-Russian President Vladimir Putin has said that developing Russia’s naval capabilities remained a priority following drills conducted by his country’s Pacific Fleet.
A transcript on the Kremlin website released Monday outlined a conversation between Putin and Sergei Shoigu, his defense minister. Shoigu said exercises that had started Friday involved 25,000 personnel, 89 aircraft and helicopters, as well as 167 warships, including 12 submarines.
The drills included submarine searches on the approaches to Peter the Great Gulf on the southern coast of Primorsky Krai and Avacha Bay on the southeastern coast of the Kamchatka Peninsula. There were other exercises in the Sea of Okhotsk and the “combat stability of strategic missile submarines and their readiness for the use of weapons was worked out,” Shoigu said.
He also outlined how a tactical air defense exercise had begun and that Tuesday would see strategic missile carriers in the center of the Pacific Ocean conduct “an imitation of strikes against ship groups of a mock enemy.”
In response, Putin emphasized that the exercises in the Pacific had gone ahead despite the “clear priorities” of the war in Ukraine, adding that the fleet “can certainly be used in conflicts in any direction.” Without mentioning Ukraine, Kremlin spokesman Dmitry Peskov later explained that Putin was commenting on a “turbulent” environment “in many areas.”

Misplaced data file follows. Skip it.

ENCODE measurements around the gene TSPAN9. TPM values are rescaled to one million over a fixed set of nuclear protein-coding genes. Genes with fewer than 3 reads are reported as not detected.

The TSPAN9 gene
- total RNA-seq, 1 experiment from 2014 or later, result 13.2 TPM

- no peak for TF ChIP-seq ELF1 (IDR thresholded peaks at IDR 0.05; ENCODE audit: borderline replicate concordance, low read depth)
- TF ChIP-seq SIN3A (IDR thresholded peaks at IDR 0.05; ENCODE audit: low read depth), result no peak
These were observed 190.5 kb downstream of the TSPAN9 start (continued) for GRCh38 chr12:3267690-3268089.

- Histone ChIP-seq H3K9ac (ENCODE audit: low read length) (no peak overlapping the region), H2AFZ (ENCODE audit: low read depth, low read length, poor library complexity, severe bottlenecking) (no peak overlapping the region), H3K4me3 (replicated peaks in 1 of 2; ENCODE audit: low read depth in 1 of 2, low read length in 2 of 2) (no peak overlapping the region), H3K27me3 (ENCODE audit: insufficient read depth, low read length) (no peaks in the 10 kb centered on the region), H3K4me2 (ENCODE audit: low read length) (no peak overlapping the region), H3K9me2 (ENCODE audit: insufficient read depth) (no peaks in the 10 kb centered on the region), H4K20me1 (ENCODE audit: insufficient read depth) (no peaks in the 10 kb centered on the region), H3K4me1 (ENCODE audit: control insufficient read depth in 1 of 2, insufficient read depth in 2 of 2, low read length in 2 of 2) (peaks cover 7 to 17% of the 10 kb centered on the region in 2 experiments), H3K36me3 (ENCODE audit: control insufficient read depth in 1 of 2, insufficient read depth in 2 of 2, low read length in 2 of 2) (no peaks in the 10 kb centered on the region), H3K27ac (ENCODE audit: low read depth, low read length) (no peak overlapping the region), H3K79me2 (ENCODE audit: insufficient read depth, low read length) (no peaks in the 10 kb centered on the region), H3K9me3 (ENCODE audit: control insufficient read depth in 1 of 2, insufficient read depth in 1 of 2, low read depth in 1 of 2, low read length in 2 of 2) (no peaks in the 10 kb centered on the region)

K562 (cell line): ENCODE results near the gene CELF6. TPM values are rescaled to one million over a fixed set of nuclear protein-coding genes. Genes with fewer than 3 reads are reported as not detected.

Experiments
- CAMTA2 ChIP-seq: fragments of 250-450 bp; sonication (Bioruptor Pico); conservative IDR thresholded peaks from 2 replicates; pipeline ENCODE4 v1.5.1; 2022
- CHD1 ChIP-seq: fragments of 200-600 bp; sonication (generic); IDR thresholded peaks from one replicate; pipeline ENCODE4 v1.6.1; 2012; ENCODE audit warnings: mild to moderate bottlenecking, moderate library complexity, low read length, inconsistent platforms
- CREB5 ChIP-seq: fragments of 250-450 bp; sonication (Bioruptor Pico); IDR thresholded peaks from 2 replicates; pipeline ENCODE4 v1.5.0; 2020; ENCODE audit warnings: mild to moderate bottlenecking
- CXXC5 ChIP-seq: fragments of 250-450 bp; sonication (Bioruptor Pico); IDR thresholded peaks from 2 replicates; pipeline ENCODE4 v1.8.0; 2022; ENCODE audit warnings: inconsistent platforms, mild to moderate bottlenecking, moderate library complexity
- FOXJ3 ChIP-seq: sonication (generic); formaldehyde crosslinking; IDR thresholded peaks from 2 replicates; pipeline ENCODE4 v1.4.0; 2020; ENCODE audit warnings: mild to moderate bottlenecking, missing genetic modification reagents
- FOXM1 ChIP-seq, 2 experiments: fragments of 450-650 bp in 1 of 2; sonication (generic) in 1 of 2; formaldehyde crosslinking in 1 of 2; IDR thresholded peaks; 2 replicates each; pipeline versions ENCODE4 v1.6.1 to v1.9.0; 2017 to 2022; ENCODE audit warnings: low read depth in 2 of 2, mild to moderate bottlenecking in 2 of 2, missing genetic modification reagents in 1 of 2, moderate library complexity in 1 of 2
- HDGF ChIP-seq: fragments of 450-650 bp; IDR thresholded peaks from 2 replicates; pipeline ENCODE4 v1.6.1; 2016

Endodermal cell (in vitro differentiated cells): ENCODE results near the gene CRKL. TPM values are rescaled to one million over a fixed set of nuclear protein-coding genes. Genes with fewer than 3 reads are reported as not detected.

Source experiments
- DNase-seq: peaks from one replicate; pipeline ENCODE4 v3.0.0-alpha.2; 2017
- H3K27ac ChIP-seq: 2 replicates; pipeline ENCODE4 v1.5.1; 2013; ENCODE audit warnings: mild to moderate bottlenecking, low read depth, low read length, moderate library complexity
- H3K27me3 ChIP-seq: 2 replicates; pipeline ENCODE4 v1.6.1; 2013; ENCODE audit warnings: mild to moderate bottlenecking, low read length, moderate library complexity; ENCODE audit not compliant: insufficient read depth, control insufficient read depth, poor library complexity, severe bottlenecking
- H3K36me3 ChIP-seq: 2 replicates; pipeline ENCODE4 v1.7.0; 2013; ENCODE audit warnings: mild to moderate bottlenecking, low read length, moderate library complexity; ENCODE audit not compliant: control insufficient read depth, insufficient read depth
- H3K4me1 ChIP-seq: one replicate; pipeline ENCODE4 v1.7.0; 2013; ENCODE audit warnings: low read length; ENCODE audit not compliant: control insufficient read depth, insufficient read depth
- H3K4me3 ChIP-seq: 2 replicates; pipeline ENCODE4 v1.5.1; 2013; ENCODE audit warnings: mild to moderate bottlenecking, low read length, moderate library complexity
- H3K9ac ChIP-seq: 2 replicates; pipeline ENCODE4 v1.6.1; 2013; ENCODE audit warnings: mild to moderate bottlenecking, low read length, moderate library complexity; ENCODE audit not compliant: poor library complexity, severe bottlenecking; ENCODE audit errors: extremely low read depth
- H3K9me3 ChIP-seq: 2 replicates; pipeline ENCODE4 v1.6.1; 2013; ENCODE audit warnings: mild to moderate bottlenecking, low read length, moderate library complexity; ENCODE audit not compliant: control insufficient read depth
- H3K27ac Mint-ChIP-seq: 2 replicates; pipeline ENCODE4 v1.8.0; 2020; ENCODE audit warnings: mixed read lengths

“It is fraught with conflict situations and regional conflicts,” he said according to Tass. “We all know the geography of these regional conflicts well.”
Former British military intelligence officer Philip Ingram told Newsweek that there were several reasons for the drills.
One was “to try and show Russia continues its normal military activities even though it is fighting its special military operation in Ukraine.”
Russia also wanted to show it is a player in the Pacific region, as well as consolidate ties with China and send “a warning to Japan regarding any potential ambitions to retake the Kuril Islands thinking Russia is distracted in Ukraine,” Ingram added.
Japan asserts territorial rights to the Kuril Islands, which it calls the Northern Territories, and are located off its northernmost island of Hokkaido.
The islands have been disputed by Moscow and Tokyo since the Soviet Union took them at the end of World War II. In 2022, Moscow suspended talks with Japan over the islands in protest at Tokyo’s sanctions against Russia for its full-scale invasion of Ukraine.
Andrew Latham, a professor of International Relations at Macalester College in Saint Paul, Minnesota, said that Russia’s latest drills were “routine signaling” in case the U.S. and Japan were considering testing Russia in Northeast Asia or anywhere beyond the Ukrainian theater.
“I don’t think the Japanese are champing at the bit to ‘liberate’ the Kurils, or that the U.S. is looking for a window of opportunity to test Russia in its Pacific,” he told Newsweek. “So it’s also likely to be signaling to internal audiences more than external.”